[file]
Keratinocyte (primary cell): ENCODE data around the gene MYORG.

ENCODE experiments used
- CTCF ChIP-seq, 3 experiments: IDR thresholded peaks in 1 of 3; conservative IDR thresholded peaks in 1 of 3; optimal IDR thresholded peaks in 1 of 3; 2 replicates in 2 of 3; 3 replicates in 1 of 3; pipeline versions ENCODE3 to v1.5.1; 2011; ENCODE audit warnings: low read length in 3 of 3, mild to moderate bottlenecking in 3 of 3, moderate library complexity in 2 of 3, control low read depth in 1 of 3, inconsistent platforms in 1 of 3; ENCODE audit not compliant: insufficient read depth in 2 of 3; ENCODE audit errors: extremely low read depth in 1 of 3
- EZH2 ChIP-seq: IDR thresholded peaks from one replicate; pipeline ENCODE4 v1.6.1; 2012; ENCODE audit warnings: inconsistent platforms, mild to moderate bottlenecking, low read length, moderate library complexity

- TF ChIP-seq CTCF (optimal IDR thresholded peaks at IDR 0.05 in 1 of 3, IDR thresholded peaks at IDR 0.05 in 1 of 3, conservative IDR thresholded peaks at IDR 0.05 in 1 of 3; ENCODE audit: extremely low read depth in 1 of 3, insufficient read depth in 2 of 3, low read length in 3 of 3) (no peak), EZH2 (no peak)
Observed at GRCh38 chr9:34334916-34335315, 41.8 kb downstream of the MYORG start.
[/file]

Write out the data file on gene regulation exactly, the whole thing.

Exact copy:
Keratinocyte (primary cell): ENCODE data around the gene MYORG.

ENCODE experiments used
- CTCF ChIP-seq, 3 experiments: IDR thresholded peaks in 1 of 3; conservative IDR thresholded peaks in 1 of 3; optimal IDR thresholded peaks in 1 of 3; 2 replicates in 2 of 3; 3 replicates in 1 of 3; pipeline versions ENCODE3 to v1.5.1; 2011; ENCODE audit warnings: low read length in 3 of 3, mild to moderate bottlenecking in 3 of 3, moderate library complexity in 2 of 3, control low read depth in 1 of 3, inconsistent platforms in 1 of 3; ENCODE audit not compliant: insufficient read depth in 2 of 3; ENCODE audit errors: extremely low read depth in 1 of 3
- EZH2 ChIP-seq: IDR thresholded peaks from one replicate; pipeline ENCODE4 v1.6.1; 2012; ENCODE audit warnings: inconsistent platforms, mild to moderate bottlenecking, low read length, moderate library complexity

- TF ChIP-seq CTCF (optimal IDR thresholded peaks at IDR 0.05 in 1 of 3, IDR thresholded peaks at IDR 0.05 in 1 of 3, conservative IDR thresholded peaks at IDR 0.05 in 1 of 3; ENCODE audit: extremely low read depth in 1 of 3, insufficient read depth in 2 of 3, low read length in 3 of 3) (no peak), EZH2 (no peak)
Observed at GRCh38 chr9:34334916-34335315, 41.8 kb downstream of the MYORG start.